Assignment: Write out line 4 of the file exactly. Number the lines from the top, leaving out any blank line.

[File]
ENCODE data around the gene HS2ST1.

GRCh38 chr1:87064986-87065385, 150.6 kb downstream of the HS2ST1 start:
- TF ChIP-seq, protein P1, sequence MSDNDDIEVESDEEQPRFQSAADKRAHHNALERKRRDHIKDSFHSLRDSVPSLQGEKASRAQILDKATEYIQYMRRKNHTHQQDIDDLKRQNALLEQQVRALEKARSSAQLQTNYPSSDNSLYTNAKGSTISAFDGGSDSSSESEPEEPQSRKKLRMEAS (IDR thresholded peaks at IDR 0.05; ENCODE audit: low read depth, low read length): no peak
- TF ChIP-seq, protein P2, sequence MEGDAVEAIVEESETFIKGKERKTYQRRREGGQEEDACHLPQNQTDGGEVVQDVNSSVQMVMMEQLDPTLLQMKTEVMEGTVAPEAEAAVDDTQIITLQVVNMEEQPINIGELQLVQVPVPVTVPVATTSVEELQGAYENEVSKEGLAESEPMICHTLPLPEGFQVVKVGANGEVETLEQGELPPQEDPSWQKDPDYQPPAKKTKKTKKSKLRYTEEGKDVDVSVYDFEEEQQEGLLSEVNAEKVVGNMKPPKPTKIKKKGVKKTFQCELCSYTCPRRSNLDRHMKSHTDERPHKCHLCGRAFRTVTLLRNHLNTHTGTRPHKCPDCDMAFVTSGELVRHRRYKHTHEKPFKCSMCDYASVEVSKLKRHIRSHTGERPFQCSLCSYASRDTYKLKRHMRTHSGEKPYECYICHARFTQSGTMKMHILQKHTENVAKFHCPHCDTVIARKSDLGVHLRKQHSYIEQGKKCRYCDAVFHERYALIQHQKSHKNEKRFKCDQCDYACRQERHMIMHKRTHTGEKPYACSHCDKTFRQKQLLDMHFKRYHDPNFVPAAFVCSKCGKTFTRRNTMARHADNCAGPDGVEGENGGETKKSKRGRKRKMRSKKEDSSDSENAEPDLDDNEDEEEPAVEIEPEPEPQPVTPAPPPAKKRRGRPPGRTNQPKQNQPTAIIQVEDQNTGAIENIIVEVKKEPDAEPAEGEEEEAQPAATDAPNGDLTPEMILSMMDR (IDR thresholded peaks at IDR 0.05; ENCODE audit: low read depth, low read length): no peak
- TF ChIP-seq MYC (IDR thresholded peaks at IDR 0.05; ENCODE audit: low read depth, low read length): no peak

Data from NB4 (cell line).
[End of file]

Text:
- TF ChIP-seq, protein P2, sequence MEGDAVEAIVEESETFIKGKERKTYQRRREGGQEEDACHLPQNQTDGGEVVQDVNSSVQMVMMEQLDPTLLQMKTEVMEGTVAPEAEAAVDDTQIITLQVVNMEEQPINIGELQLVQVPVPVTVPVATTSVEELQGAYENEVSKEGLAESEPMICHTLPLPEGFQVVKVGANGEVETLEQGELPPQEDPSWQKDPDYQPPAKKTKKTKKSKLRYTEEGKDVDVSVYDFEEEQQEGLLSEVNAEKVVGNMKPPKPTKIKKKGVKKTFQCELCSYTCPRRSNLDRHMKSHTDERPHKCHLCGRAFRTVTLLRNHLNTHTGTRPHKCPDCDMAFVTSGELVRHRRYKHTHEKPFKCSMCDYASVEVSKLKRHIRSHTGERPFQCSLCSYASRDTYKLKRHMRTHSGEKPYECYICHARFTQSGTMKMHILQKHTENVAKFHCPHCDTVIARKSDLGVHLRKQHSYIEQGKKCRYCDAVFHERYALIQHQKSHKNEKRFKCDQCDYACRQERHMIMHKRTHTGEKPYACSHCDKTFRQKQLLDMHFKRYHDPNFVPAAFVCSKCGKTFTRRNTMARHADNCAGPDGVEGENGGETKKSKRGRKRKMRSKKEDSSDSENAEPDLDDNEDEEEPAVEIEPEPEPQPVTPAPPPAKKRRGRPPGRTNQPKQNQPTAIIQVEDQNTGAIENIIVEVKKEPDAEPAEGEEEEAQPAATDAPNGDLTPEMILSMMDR (IDR thresholded peaks at IDR 0.05; ENCODE audit: low read depth, low read length): no peak